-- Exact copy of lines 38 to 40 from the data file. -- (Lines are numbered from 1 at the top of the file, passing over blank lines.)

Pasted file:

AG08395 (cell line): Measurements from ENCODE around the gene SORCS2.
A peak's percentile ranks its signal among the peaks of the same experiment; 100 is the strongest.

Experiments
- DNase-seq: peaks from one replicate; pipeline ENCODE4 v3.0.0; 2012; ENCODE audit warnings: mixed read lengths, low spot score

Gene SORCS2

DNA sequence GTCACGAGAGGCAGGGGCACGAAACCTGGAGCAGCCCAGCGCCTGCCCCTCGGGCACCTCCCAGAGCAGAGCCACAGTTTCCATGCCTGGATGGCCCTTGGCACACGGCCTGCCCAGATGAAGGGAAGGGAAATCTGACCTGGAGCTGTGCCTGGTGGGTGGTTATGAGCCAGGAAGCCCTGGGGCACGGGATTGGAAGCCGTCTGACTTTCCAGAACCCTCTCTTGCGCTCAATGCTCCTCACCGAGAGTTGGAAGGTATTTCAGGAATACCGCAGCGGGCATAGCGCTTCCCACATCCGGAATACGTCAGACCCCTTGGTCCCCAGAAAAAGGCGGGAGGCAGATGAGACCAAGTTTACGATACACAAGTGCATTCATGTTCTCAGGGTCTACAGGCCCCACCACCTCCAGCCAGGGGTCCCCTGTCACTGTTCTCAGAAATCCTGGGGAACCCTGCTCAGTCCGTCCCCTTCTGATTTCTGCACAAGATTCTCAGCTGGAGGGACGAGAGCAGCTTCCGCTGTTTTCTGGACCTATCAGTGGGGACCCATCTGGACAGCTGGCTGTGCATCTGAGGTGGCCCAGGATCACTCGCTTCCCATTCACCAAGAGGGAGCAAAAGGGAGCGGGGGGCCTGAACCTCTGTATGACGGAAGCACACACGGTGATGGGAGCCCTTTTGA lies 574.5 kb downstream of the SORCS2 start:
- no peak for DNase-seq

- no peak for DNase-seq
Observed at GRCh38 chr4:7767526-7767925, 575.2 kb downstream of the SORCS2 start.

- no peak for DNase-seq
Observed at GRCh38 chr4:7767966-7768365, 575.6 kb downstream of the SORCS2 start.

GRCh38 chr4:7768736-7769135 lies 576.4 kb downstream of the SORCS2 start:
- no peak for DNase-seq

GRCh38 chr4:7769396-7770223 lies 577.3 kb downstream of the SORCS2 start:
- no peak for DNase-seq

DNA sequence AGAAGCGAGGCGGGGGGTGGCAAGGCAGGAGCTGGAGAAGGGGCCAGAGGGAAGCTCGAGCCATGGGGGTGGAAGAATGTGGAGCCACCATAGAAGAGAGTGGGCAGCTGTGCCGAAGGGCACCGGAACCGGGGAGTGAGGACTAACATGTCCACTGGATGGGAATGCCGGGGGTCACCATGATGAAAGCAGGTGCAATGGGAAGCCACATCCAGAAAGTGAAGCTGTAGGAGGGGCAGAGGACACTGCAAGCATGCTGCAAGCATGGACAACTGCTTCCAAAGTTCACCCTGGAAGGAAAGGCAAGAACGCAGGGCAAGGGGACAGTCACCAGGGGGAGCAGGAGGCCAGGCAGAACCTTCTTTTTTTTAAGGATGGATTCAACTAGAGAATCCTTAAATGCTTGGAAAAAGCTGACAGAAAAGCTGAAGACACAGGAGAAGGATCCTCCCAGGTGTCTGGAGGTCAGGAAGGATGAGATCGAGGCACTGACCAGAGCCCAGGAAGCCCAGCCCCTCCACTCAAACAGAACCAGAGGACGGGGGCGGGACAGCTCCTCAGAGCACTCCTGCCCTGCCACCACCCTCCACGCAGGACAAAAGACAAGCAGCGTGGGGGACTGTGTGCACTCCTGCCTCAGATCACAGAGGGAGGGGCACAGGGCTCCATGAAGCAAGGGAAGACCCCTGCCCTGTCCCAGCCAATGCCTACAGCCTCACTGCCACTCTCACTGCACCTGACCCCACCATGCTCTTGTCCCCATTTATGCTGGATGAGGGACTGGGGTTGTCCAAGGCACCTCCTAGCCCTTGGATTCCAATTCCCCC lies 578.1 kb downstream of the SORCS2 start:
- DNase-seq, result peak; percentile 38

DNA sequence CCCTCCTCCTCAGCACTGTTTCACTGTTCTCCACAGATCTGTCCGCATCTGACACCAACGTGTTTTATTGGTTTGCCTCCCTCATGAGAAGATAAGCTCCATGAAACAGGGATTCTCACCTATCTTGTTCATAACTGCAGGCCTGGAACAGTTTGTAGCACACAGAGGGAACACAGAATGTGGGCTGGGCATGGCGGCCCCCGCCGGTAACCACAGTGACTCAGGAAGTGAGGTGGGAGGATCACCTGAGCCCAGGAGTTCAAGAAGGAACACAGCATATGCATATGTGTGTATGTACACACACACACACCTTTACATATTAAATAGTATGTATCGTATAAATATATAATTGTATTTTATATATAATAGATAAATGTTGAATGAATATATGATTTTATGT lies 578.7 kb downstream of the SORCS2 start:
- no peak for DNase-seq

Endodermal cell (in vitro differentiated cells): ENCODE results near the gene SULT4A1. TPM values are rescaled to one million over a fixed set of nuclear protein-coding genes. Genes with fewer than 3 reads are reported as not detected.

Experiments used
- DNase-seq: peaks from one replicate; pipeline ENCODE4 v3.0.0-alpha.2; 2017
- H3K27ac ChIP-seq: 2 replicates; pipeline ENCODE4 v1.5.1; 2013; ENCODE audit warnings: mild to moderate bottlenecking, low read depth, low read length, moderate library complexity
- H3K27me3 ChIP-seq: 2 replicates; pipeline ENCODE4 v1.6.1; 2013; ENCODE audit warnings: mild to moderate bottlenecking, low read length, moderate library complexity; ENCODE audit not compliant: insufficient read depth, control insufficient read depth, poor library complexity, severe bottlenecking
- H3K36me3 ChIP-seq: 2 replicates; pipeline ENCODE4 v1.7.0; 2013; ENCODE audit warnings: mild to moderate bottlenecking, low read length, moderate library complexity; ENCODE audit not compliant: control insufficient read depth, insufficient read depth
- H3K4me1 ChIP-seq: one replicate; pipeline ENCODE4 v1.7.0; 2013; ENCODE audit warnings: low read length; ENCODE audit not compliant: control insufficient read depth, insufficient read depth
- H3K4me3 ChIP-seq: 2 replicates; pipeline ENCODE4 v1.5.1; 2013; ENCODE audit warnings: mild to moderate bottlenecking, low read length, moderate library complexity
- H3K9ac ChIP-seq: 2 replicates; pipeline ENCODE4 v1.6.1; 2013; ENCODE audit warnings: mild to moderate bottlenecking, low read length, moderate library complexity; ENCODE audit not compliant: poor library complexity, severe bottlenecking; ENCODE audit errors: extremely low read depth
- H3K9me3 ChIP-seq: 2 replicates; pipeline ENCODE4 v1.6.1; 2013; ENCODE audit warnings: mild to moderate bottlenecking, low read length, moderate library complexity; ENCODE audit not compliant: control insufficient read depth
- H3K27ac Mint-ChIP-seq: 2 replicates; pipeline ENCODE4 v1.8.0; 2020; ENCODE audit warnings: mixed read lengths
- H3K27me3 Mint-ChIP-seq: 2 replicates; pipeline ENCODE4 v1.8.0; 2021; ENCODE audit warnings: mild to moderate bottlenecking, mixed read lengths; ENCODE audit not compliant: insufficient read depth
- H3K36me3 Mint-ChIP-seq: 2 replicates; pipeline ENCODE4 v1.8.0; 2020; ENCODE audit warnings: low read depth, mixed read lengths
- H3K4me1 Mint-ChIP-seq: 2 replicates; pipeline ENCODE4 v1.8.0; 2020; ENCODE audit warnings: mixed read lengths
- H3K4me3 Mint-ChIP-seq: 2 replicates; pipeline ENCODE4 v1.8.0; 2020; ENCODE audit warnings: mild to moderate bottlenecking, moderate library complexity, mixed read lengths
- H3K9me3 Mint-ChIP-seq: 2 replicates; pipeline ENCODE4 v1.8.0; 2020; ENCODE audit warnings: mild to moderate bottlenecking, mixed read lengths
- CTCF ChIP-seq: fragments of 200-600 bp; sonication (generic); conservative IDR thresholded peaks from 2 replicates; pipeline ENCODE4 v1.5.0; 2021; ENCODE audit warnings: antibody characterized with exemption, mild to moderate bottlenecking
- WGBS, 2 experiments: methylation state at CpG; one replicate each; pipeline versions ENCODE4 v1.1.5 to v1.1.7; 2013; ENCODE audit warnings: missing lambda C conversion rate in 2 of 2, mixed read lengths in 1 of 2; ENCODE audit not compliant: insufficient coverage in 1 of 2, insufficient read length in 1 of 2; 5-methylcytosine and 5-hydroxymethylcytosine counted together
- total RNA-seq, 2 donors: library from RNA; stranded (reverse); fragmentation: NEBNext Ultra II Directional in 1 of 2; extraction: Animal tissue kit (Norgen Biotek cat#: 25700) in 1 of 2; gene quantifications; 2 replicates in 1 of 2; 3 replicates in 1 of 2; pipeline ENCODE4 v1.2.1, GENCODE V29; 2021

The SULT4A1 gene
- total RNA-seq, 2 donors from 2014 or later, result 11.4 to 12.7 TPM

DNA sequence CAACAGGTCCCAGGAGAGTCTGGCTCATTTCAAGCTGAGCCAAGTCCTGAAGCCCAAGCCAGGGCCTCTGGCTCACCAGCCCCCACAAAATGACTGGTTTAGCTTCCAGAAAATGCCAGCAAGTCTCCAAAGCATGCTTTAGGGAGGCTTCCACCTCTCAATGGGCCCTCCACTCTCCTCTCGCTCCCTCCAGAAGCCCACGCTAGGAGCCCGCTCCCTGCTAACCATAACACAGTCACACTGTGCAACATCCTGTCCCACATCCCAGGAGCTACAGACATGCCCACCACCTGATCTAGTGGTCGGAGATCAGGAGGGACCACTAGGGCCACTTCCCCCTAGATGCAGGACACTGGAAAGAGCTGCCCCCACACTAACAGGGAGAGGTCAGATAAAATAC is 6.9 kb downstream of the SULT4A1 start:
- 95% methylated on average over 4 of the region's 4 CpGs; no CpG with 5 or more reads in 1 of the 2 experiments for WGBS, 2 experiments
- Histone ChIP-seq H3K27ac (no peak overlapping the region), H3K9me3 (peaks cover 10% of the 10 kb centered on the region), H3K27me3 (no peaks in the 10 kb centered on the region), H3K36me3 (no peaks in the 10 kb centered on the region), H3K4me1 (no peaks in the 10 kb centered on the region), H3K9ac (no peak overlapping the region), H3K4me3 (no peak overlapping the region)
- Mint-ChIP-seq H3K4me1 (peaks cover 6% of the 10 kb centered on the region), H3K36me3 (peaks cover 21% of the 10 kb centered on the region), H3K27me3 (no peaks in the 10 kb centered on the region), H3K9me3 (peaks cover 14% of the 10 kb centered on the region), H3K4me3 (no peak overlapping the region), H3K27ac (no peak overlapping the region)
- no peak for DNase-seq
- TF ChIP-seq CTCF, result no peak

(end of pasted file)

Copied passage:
- total RNA-seq, 2 donors: library from RNA; stranded (reverse); fragmentation: NEBNext Ultra II Directional in 1 of 2; extraction: Animal tissue kit (Norgen Biotek cat#: 25700) in 1 of 2; gene quantifications; 2 replicates in 1 of 2; 3 replicates in 1 of 2; pipeline ENCODE4 v1.2.1, GENCODE V29; 2021

The SULT4A1 gene
- total RNA-seq, 2 donors from 2014 or later, result 11.4 to 12.7 TPM